The long nineteenth century was a period of substantial trial and error and steady development by the Admiralty in its efforts to create a centralised, well-trained and reliable naval reserve, which could be called upon to augment the fleets during an emergency. Between 1831 and 1903 the Admiralty undertook a variety of measures, with the assistance of various governments and acts of parliament, to create a viable reserve. As the studies of Jeremy Black, N.A.M. Rodgers and Brian Lavery show, this was not an easy task. Several such bodies were created over the course of just seventy years some lasting for a century others for only a couple of decades. Although some of those various services were short-lived each played a role in the development of what became a professional volunteer career navy, long before the outbreak of the First World War.
One of those naval reserve forces, which can claim the title of the first true reserve of the Royal Navy, was the Royal Naval Coast Volunteers (RNCV). Although one might argue that this title can be claimed by the Coast Guard, and indeed it did perform a reserve function, it was not specifically established for that function. Rather it steadily developed it as the Admiralty steadily absorbed it form the Board of Trade between 1831 and 1852. In contrast, the RNCV was purposefully established on the recommendation of the 1852 Admiralty Commission on manning the Navy and by the Naval Coast Volunteers Act of 1853 as “a Coast Militia as a Part of a Naval Reserve.”
It subsequently underwent a trial by fire during the Crimean War, before being later amalgamated into the Royal Naval Reserve in 1873. It was a central part of the navy’s and then the naval reserve’s evolution over in the long nineteenth century, and more especially from 1852. Yet to date very little has been written about it. Although Brian Lavery gave it a few pages in his 2007 work Shield of Empire: the Royal Navy and Scotland, other more general works on Britain’s and even Ireland’s maritime history as well as the histories of the Royal Navy more generally, have only given fleeting (if indeed any) attention to that force.
Although it was short-lived and indeed perhaps unsuccessful (but dedicated research is required to truly ascertain this), it was an official military service that was established by act of parliament and patronised by the monarchy; it certainly lay the foundations for the Royal Naval Reserve in 1859. Although I have not yet undertaken enough research to provide a complete and more importantly United Kingdom history of the service, at this time I aim to create a basic public awareness and knowledge of it, through a micro study of Ireland during the Crimean War.
Having been sanctioned under the 1853 Act, the RNCV was established in January 1854. It was to consist of 10,000 men recruited from the seafaring and maritime communities of the United Kingdom and their enrolment, training, payment and the costs of their uniforms was to be provided through the £50,000 voted for by parliament. In that same month Captain Arthur William Jerningham, (pictured top left) recently the Inspector of the Coast Guard in Ireland was appointed as commander of the new service on that island and was tasked with the specific mission of raising 1,000 such men “from seafaring men on the coast[s].” This complement of ten per cent was reflective of the island’s total contribution to the in-take of Royal Navy recruits in 1852 – evident from the same official report that instigated the foundation of the RNCV. Jerningham chose for his base of operations the city of Cork on the southern coast.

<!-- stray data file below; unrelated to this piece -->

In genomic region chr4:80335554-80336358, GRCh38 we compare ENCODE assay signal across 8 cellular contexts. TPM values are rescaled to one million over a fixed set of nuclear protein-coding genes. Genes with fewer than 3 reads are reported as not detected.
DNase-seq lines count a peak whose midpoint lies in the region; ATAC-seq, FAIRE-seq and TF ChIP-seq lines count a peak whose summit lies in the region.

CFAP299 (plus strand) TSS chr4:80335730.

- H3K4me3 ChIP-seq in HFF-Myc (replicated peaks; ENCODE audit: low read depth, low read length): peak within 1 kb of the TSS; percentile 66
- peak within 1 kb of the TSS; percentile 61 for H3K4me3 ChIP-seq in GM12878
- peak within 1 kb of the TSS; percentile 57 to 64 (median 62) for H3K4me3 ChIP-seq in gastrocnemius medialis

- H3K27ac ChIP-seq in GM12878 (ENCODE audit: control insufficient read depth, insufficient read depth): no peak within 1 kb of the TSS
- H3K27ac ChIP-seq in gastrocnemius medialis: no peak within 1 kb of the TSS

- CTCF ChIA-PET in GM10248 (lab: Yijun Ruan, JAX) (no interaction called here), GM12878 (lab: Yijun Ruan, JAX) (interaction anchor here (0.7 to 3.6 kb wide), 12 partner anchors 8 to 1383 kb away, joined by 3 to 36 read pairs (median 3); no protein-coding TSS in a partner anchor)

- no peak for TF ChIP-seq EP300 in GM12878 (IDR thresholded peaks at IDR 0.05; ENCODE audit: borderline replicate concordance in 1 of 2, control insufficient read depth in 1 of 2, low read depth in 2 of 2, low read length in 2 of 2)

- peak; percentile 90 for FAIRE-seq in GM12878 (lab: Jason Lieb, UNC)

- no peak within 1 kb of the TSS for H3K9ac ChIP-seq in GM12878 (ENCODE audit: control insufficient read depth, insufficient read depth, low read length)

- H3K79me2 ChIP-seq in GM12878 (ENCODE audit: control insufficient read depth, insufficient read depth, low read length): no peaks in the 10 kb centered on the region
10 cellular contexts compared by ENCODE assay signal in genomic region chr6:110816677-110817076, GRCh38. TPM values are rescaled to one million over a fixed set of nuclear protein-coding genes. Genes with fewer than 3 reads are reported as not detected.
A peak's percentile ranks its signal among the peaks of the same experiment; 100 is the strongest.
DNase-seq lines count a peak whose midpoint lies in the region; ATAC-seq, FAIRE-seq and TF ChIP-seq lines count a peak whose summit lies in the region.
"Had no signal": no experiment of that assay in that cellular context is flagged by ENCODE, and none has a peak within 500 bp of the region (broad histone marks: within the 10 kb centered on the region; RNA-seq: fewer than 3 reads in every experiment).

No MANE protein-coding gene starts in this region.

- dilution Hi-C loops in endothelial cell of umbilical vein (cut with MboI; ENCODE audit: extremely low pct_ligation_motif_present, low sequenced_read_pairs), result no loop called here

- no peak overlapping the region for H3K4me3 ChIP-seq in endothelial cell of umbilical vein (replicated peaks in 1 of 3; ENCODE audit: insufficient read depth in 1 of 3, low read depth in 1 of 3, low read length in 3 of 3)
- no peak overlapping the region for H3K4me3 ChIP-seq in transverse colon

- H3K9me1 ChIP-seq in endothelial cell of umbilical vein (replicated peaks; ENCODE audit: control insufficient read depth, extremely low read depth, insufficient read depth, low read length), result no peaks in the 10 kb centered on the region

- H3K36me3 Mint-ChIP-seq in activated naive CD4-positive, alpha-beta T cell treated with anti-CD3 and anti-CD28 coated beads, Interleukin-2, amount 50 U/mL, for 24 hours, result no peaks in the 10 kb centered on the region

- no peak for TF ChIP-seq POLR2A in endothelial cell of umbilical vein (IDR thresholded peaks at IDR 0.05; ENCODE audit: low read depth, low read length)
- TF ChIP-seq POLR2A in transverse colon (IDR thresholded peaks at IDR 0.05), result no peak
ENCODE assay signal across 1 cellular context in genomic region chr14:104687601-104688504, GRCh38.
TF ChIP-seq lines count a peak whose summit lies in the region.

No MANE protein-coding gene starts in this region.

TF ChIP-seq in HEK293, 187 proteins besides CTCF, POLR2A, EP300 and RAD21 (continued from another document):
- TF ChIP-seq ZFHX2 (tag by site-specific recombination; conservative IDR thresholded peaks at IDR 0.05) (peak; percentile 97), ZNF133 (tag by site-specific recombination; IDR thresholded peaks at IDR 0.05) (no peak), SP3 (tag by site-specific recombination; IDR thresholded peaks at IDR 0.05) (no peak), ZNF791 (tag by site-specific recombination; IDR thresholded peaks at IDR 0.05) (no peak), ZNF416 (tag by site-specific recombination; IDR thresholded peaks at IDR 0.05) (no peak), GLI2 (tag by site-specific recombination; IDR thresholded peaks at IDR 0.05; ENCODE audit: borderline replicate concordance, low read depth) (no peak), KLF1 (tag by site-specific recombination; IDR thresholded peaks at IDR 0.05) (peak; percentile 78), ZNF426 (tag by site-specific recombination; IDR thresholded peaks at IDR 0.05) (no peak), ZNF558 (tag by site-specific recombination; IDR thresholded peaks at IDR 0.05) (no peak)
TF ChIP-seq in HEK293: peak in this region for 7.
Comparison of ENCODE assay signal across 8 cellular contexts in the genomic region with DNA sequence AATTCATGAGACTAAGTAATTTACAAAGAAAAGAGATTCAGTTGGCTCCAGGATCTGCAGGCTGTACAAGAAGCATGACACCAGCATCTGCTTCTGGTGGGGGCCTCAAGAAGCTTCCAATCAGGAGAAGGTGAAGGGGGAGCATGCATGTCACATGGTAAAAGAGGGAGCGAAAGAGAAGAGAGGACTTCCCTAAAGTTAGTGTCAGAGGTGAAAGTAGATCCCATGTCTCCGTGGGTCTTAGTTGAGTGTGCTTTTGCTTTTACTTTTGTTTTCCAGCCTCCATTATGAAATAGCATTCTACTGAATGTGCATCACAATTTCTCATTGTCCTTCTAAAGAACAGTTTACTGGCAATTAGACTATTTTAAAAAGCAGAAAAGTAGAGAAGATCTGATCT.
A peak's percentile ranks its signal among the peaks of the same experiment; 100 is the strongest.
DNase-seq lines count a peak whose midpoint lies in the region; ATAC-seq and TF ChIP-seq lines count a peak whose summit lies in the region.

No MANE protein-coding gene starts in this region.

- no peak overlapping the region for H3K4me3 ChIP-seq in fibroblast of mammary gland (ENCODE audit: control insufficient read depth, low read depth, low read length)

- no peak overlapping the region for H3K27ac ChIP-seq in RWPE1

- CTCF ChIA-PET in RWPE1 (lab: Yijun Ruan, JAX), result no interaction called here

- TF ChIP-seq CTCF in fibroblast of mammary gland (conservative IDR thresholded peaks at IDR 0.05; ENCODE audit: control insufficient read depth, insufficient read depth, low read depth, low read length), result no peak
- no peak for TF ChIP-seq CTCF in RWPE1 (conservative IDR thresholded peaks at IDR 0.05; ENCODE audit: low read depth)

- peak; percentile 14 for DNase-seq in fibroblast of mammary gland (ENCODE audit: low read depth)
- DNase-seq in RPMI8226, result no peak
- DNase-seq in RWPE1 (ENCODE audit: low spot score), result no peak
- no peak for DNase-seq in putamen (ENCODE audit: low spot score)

From there and during the spring and summer months of 1854 and 1855 Jerningham made several tours up and down the southern and western coasts; each time stopping at one of a combination of settlement. Having made some preliminary efforts throughout January, his efforts really began from the beginning of February 1854, following the navy’s mobilisation order. On the 1st he travelled from Queenstown up to Galway, stopping along the way at the towns of Tarbert, Kilrush, Carrigholt, in Kerry and Clare, and by the time that he returned to Cork around the 17th, he had according to The Times, “the satisfaction of numbering 252 able-bodied expert men and, young and middle-aged” in his force. On that later date the Cork Examiner described the Merchant Marine Board at Cork as being “besieged by persons offering themselves” for service. On that day 100 men were passed by the doctor and enrolled. Then between March and June he made three more trips. The first was in March when he travelled to Kinsale, Dingle, Kilrush, Kilkee and Carrigaholt, the second was in May when Askeaton, Dingle, Milton and Caherciveen were on his list. His last stop in June was solely to Castletownbere.
In 1855 a similar pattern was followed, although the reports in the press appear to have been far fewer in number; or he simply travelled less. Either way in April, and over the course of just two weeks, he was reported to have enrolled 72 men at Queenstown and 250 at Cork. Apparently, and according to the Freeman’s Journal, the “anxiety to enlist” was so great that many of the men reportedly ran after Jerningham “in the street requesting to be enrolled.” Thereafter he made his way back to the Galway where he obtained a few more fishermen and turfboatmen from Lough Corrib.